Adaptive behavior and intelligence in adolescents with down syndrome: An exploratory investigation

Camila Sabat, Marc Tassé, Marcela Tenorio

Research output: Contribution to journalArticlepeer-review

3 Scopus citations

Abstract

Down syndrome (DS) is characterized by difficulties in both intellectual functioning and adaptive behavior. These sets of abilities are considered as separate but related domains with small to moderate correlations. The main objective of this study was to explore the relationship of intellectual functioning and adaptive behavior in adolescents with DS because previous studies have shown different relationship patterns between these constructs across other syndromes. Fiftythree adolescents with DS were assessed regarding their intellectual functioning whereas adaptive behavior was reported by parents and teachers. Participants showed a better performance on verbal than nonverbal tasks when assessing intellectual functioning, contrary to previous findings. Regarding adaptive behavior, higher social skills were reported than conceptual and practical skills. Intellectual functioning and adaptive behavior showed a medium correlation, consistent with observations in typical population. These results support the exploration of the variability across the DS phenotype.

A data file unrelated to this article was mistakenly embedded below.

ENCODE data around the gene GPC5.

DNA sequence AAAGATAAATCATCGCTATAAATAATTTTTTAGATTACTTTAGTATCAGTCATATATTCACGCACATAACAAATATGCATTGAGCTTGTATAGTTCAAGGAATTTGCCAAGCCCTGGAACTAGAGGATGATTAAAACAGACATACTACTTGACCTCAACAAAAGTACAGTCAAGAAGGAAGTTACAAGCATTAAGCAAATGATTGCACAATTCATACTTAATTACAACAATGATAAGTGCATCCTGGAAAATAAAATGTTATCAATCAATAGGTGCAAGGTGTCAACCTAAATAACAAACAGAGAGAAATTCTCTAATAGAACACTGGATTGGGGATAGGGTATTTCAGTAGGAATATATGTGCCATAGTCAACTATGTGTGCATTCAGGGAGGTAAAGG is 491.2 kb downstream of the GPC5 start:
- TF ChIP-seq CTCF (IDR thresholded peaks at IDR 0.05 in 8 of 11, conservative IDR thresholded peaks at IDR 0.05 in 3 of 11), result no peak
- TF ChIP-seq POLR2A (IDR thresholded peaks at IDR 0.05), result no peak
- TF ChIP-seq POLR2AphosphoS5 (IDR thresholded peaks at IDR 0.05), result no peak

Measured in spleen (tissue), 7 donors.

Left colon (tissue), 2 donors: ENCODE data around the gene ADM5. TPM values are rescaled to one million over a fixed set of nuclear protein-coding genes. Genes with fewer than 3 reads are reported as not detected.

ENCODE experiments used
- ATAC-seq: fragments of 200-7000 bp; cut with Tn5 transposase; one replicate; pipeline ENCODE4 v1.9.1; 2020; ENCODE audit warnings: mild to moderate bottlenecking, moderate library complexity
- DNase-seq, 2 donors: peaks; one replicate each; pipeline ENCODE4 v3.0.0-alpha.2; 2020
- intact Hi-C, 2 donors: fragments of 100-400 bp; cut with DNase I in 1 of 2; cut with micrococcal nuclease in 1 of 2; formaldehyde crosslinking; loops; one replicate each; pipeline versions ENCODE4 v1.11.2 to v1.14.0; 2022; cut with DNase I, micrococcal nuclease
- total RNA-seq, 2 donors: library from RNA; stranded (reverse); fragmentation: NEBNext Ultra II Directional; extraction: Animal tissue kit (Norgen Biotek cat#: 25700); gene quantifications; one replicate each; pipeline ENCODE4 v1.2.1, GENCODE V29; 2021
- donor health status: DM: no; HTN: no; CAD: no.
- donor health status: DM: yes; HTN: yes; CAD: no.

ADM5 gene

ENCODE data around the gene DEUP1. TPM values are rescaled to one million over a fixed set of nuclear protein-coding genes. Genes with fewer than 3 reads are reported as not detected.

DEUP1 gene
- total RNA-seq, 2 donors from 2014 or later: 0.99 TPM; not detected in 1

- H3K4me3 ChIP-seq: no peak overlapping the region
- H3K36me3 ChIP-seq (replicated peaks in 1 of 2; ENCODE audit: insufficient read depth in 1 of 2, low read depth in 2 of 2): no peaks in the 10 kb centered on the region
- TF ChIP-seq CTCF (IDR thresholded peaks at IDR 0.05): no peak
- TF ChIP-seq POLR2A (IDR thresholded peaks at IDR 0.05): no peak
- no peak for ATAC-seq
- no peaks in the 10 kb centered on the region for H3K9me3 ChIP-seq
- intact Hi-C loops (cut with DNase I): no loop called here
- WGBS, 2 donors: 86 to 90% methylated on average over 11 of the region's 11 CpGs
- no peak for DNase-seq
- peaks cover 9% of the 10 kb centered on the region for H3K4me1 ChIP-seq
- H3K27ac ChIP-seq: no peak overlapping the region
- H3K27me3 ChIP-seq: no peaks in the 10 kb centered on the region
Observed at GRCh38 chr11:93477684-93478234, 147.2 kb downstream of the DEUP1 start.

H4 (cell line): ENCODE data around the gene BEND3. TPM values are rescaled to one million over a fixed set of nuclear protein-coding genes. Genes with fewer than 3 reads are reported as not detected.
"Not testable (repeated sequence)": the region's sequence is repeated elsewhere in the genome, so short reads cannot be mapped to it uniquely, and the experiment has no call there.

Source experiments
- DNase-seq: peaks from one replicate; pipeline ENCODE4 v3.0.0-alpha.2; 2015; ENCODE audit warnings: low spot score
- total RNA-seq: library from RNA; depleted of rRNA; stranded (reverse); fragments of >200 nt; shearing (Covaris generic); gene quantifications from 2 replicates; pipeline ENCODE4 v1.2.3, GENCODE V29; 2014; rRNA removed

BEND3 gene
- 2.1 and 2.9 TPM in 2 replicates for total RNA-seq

Translated title of the contributionAdaptive behavior and intelligence in adolescents with down syndrome: An exploratory investigation
Original languageSpanish
Pages (from-to)79-94
Number of pages16
JournalIntellectual and Developmental Disabilities
Volume57
Issue number2
DOIs
StatePublished - 1 Apr 2019

Bibliographical note

Funding Information:
SES (low, middle, high) was assessed using the type of funding received by the schools the participants attend. In Chile, schools are classified into three categories, depending on their source of funding: (1) public schools, which are fully funded by the state; (2) combined-funded schools that receive funding from both the state and parents (i.e., private pay); and (3) private schools, which are fully supported by fees paid by the families. Research has shown that the type of school attended by children and adolescents in Chile is directly related to their family’s SES level, particularly their income: low SES families typically enroll their children in public schools, middle SES families typically enroll their children in

Publisher Copyright:
© AAIDD.

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